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Cryosurgery is a procedure that uses freezing gas (liquid nitrogen) to destroy precancerous cells on the cervix. The cervix, the lowest part of the womb or uterus, opens into the vagina. When these unhealthy cells are destroyed, the body can replace them with new, healthy cells.
Cryosurgery is performed in your doctor’s office while you’re awake. The procedure usually takes around 10 minutes.
Ask your doctor if you can take an over-the-counter pain medication before the procedure to lessen cramping during cryosurgery. The procedure can make some women feel light-headed, so it’s a good idea to arrange to have someone drive you home. Make sure to bring a menstrual pad to the doctor’s office with you. Watery discharge is common after this procedure.
When you arrive for your appointment, a nurse or a technician will give you a hospital gown and instruct you to undress from the waist down. You’ll then lie down on the examination table with your feet in stirrups, just as if you were getting a regular Pap smear.
The doctor will then put a speculum into your vagina to spread the vaginal walls. They may also examine your cervix with a device called a colposcope. This allows better visualization to ensure that all of the abnormal cells have been identified.
Your doctor will then insert an instrument called a cryoprobe into your vagina and press it against your cervix. Nitrogen gas at a temperature of about -50ºC/-58ºF chills the metal and creates an "ice ball" on the cervix. The ice ball kills the abnormal cells. During this part of the procedure, you may experience some chills or cramping.
For best results, your doctor will hold the cryoprobe against the cervix for three minutes. They will then remove it for about five minutes to allow thawing to occur, and then repeat the procedure.
Your doctor will schedule a Pap smear for three to six months after the procedure to make sure the abnormal cells have been destroyed and haven’t recurred. You may need to be monitored yearly or more frequently after that. According to Planned Parenthood, cryosurgery has a success rate of about 85 to 90 percent. If the abnormal cells are still present after three to six months, your doctor may recommend a different gynecological procedure.
Generally, you’ll be able to return to your normal activities as soon as the cryosurgery is over. Your doctor will ask you not to douche, use tampons, or engage in vaginal intercourse for two to three weeks following cryosurgery. This gives the cervix time to heal.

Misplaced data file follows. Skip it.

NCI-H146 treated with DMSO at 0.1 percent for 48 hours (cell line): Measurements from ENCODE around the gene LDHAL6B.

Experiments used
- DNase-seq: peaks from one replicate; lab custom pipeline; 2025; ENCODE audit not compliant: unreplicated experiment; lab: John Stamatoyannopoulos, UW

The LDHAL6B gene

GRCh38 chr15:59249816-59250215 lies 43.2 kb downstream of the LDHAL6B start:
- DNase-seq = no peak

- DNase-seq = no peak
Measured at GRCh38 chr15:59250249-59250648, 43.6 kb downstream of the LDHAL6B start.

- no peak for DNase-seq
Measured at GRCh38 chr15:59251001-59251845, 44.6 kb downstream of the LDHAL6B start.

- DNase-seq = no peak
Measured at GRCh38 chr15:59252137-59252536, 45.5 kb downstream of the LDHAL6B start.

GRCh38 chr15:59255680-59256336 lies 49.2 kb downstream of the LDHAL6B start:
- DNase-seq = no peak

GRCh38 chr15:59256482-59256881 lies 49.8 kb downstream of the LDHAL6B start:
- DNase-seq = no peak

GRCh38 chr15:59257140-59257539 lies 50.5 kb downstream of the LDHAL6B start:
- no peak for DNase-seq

If you take birth control pills, continue taking them on schedule.
For the first week or two after cryosurgery, you may notice watery or blood-streaked vaginal discharge. Don’t be alarmed. This is your body’s way of ridding itself of old, dead cells.
The most common risk of cryosurgery is mild cramping during the procedure.
Immediately after cryosurgery, some women experience dizziness upon standing up. Let your doctor or nurse know if this happens to you. A few minutes of rest should relieve this symptom.
Some rare complications of cryosurgery include:
The procedure puts you at a slight risk for bleeding and infection because foreign objects are being inserted into the vagina. Contact your doctor or go to an emergency room if you experience any of the following symptoms:
In rare cases, cryosurgery may cause scarring on the cervix, also known as cervical stenosis. This condition may make it difficult for you to get pregnant, stay pregnant, or deliver vaginally. If you experience this, you’ll be followed more closely during any later pregnancies. Cervical stenosis may also cause increased cramping during normal menstrual bleeding.
Be sure to tell your doctor if you’re pregnant. Unless they believe there’s no alternative, it’s unwise to undergo cervical cryosurgery if you’re expecting. In most cases, you can carry your pregnancy to full term and then have cryosurgery.
Precancerous cells grow slowly. Your doctor can do regular examinations to make sure there are no abnormal changes.
Written by: Debra Stang
Medically reviewed on: May 02, 2017: Debra Rose Wilson, PhD MSN RN IBCLC AHN-BC CHT
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